As you look at the list of functions you’ve created, and talk more with the staff, you discover that some of these functions fit together more closely than others. With some effort, you work out the following update to your network design:
|Charts||Provider orders||Provider documentation|
|Nursing orders||Continuing education|
|Medication administration||Narcotics control|
|Pharmacy||Narcotics control||Medication reconciliation|
|Supplies & services|
|Medical and surgical supplies||Office and general supplies|
|Patient registration||Insurance reconciliation|
|Patient collections||Insurance collections|
You’re aware that the number of machines you’ll need use for each of the individual functions with vary according to real-world events in the hospital. Still, you’d prefer to budget machines for these different functions, so that you know you can meet the needs of each. The easiest way to handle this? Creating resource pools and naming them after the (new) top-level headings in your outline. That way, you can reserve some number of machines for those functions, learning over time the right number of machines to allocate to each activity.
Notice at the top of the machine list, there is a tab labelled, “Resource pools:”
In this example, there are already some resource pools defined to match the different functions above, except for one: Provider services. Click the “Resource pools” tab to go there:
To add the “Provider services” (ProServ) pool, click on “Add pool:”
Fill in the fields for “Name” (which is a required field, with no spaces), and for “Description.” In this case, we’ve filled them in with “ProServ” and “Provider services:”
Click on “Add pool” to add this resource pool to the list, then click on “Machines” to return to the machine list. Once there, it’s simple to add machines to a particular pool. In the column marked “POOL/NOTE,” you’ll see that your machines are in the “default” pool when created. If you click on “default” there, you’ll bring up a drop-down of already-created resource pools:
Just choose the one you want for this machine (in our example, ProServ) and you’re done:
Here’s a snippet of the updated machine list, with all machines added to the appropriate resource pool:
Resource pools are mostly for your use, helping you to budget servers within a given category. Untagged servers can be in a pool, so if you’ve got five servers in the “Prescriber controls” resource pool, you can tag them with “Pharmacy,” “Medication reconciliation,” etc., as you use them. It will also be obvious when you’re running low on servers for that pool, and need to either provision more or move some unused ones from another pool.
Another optional identifier for machines is the “Note” field. While it can be long, a portion of it shows up on the machine list, which makes it useful for adding special identifiers or groupings. In this example, we’ve added a vague identifier which might help an IT admin remember server locations or access rights.
You can edit notes by clicking on a machine name in the machine list, switching to the “Configuration” tab, and selecting the “Edit” button. These choices will bring you to a screen like this one:
From here, you can add free-form text into the “Note” field:
When you save the changes and return to the machine list, you’ll notice that the NOTE field for that machine now contains your changes:
Looking over your design, you notice that some of these resource pools must have their network traffic “fire-walled” from others – for example, Provider services and Nursing services shouldn’t be readily visible to Staff compensation or Food service. Likewise, the relevant monitoring agencies require that facilities manage medications as a separate activity. The traditional way to separate these networks (other than creating entirely separate networks) would be a VLAN. Luckily, MAAS supports multiple VLANS. Adding one higher level to your design, you find yourself with this updated network topology:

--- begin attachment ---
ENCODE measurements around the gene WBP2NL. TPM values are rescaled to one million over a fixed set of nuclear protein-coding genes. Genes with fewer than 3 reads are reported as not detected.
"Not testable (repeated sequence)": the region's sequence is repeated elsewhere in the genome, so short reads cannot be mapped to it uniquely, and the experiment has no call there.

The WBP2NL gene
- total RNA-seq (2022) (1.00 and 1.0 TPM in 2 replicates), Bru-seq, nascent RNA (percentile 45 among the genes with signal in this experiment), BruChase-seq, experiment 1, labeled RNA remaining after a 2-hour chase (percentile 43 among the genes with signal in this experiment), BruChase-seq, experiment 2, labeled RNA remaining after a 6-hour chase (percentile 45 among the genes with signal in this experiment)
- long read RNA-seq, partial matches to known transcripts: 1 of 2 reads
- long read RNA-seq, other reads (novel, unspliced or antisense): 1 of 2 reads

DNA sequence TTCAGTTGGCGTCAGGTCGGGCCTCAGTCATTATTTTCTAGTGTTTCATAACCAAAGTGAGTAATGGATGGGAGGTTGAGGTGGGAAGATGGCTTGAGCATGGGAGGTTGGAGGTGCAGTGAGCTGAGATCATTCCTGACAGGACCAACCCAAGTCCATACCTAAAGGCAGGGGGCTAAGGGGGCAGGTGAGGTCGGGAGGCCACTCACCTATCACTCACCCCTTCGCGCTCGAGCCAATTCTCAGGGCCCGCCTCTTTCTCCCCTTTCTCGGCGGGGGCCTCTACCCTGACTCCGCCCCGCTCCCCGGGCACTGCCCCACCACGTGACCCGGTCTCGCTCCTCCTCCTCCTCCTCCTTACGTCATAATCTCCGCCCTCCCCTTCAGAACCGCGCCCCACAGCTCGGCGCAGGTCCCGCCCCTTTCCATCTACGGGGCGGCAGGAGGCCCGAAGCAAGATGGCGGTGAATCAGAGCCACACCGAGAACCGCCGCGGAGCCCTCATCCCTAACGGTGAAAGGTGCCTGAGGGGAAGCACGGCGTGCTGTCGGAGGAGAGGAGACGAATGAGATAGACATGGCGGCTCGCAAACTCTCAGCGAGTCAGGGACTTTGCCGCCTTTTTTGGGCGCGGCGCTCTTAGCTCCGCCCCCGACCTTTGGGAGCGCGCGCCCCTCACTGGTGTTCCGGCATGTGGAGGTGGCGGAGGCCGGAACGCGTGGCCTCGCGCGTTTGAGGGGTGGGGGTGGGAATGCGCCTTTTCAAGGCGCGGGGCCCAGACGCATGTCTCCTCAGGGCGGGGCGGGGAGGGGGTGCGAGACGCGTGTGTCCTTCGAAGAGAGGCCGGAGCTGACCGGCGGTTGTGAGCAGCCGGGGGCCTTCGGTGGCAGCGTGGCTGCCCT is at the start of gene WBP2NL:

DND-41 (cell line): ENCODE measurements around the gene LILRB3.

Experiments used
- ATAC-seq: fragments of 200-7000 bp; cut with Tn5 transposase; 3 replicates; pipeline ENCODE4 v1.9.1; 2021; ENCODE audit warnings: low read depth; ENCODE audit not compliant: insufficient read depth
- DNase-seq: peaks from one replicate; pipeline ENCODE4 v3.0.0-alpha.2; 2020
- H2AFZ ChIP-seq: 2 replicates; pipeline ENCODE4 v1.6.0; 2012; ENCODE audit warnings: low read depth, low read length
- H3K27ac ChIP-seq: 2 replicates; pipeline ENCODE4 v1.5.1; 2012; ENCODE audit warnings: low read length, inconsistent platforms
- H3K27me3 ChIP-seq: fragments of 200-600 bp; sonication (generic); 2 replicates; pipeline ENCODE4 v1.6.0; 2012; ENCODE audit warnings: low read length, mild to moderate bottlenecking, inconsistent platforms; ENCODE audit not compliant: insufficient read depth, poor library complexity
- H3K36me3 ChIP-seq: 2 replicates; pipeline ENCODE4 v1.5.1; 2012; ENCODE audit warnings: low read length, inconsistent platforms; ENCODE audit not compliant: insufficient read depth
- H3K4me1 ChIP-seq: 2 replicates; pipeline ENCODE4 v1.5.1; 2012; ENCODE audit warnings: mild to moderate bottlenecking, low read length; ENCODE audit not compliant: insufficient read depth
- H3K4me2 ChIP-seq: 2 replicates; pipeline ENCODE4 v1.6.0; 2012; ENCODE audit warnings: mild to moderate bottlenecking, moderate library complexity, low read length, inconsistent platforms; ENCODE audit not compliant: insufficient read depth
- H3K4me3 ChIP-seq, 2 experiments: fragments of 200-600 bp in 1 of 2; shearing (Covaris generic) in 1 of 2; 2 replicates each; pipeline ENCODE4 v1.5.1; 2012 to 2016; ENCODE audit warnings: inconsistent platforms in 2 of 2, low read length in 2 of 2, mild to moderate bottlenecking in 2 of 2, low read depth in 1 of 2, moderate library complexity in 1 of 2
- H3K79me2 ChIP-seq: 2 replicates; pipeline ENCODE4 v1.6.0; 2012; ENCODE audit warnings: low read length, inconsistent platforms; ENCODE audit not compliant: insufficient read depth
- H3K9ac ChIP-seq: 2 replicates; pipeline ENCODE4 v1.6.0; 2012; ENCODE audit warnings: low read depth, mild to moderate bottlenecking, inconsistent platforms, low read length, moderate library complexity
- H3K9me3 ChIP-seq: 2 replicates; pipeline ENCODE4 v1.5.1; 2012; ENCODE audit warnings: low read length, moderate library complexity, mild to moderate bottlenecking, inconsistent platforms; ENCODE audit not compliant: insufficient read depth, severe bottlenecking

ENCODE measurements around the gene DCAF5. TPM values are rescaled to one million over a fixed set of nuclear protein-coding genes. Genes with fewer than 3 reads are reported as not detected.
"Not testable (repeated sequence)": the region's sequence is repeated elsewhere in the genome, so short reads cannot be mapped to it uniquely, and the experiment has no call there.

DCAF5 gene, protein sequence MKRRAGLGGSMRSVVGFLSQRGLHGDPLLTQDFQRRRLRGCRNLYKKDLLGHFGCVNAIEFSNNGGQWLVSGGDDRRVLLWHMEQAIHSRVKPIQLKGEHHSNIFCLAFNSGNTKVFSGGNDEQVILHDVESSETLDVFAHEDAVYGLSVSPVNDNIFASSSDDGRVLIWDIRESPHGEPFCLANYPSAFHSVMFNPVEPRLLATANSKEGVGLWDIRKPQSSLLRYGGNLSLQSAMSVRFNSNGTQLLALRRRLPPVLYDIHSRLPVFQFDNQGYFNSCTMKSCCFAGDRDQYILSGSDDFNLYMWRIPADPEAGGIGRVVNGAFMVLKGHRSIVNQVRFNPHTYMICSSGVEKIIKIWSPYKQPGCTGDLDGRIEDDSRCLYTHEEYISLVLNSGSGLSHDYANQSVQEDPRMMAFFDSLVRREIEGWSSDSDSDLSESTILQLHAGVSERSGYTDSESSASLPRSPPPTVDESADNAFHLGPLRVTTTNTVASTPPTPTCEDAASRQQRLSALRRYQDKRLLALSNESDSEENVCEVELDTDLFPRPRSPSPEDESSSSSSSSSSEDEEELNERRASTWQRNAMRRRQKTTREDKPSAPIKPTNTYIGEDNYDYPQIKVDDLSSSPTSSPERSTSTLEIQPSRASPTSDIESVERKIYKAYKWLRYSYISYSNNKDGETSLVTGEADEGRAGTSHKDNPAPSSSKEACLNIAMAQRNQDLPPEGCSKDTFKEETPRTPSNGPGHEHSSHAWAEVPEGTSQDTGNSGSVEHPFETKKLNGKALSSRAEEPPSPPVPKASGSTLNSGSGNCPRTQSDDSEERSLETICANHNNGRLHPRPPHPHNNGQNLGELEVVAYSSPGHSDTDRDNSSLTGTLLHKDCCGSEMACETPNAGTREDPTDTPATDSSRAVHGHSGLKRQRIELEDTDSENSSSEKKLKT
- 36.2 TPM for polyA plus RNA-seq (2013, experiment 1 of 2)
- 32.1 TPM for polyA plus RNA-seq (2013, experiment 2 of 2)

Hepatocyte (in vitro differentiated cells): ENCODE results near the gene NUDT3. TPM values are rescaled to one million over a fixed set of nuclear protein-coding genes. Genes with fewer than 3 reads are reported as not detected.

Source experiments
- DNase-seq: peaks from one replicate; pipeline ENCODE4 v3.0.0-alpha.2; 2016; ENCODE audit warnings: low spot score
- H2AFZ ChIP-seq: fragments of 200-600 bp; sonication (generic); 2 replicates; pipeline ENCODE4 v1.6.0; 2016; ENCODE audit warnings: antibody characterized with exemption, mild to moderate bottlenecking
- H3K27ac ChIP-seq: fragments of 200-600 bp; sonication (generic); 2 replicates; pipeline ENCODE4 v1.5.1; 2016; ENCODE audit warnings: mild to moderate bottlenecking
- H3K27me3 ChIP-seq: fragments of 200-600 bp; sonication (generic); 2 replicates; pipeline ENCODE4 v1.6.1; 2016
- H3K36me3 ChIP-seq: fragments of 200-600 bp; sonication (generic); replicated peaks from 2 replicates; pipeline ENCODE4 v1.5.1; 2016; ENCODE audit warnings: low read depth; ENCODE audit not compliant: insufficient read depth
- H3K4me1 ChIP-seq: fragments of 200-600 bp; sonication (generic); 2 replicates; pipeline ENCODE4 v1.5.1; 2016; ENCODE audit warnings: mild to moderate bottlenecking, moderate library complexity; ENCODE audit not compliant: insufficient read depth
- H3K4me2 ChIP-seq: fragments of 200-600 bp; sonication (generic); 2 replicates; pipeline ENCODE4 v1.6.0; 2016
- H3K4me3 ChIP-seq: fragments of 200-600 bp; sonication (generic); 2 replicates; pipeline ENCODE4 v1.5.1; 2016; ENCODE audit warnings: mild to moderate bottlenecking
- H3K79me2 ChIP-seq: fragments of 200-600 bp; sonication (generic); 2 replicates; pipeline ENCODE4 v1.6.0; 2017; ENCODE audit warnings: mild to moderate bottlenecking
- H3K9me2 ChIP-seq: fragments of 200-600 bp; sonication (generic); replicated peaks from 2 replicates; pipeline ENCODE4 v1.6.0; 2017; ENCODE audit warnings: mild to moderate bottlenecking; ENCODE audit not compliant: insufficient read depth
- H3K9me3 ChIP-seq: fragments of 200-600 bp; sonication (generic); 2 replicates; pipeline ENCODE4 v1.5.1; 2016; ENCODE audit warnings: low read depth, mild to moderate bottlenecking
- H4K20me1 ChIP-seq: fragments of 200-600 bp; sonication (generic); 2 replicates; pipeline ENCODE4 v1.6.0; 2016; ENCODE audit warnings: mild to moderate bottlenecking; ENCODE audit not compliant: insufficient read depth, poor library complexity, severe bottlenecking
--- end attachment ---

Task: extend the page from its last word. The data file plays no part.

|Provider services||Nursing services|
|Nursing meds||Prescriber controls|
|Staff compensation||Supplies & services|
Each of these higher-level groupings is ideal for a VLAN, so you create six of them, one for each division:
Adding a functional VLAN requires some additional (common) networking aspects, which we’ll cover later. In the meantime, though, here’s the short version of adding and naming the VLAN itself.
From anywhere on the MAAS page, select “Subnets” from the top menu-bar, which brings you to this screen:
Using the “Add” drop-down, select “VLAN:”
You’ll arrive at this screen, which allows you to specify the VLAN:
Enter the Name and ID of the VLAN, and select the fabric to enclose it (in this case, the “default” fabric):
When you’re satisfied with your choices, select “Add VLAN” to complete the operation.
Ignoring the networking aspects (for now), these VLANs should help isolate major functions and provide a level of data integrity and access control for your new hospital network.
Considering your network design so far, you notice that some of the VLANs need to be able to communicate with each other some of the time. In fact, you decide on three pairs of VLANs to cover this new networking situation:
|Caregiver services||Medication management|
|Accounts payable||Accounts receivable|
|Patient support||Staff support|
You want to incorporate these highest-level groupings into your network, but how? MAAS provides the answer with fabrics. A fabric is a set of interconnected VLANs that can communicate, so you simply create three fabrics, each covering one of these top-level categories.
You can add a fabric by selecting the “Subnets” tab, clicking on the “Add” drop-down, and choosing “Fabric:”
You’ll see the “Add fabric” dialog appear. Enter the desired fabric name and click “Add fabric:”
Here you’ll notice three new fabrics, one for each of the top-level groupings in your example network design:
Next, you’ll want to assign your VLANs to this fabric. Begin by clicking on any VLAN you want to move, which will bring you to a summary screen for that VLAN:
You can click “Edit” and choose the desired fabric from the drop-down list:
Finally, click “Save summary” to move this VLAN to the desired fabric. The end result of assigning our example VLANs to the three fabrics is shown below.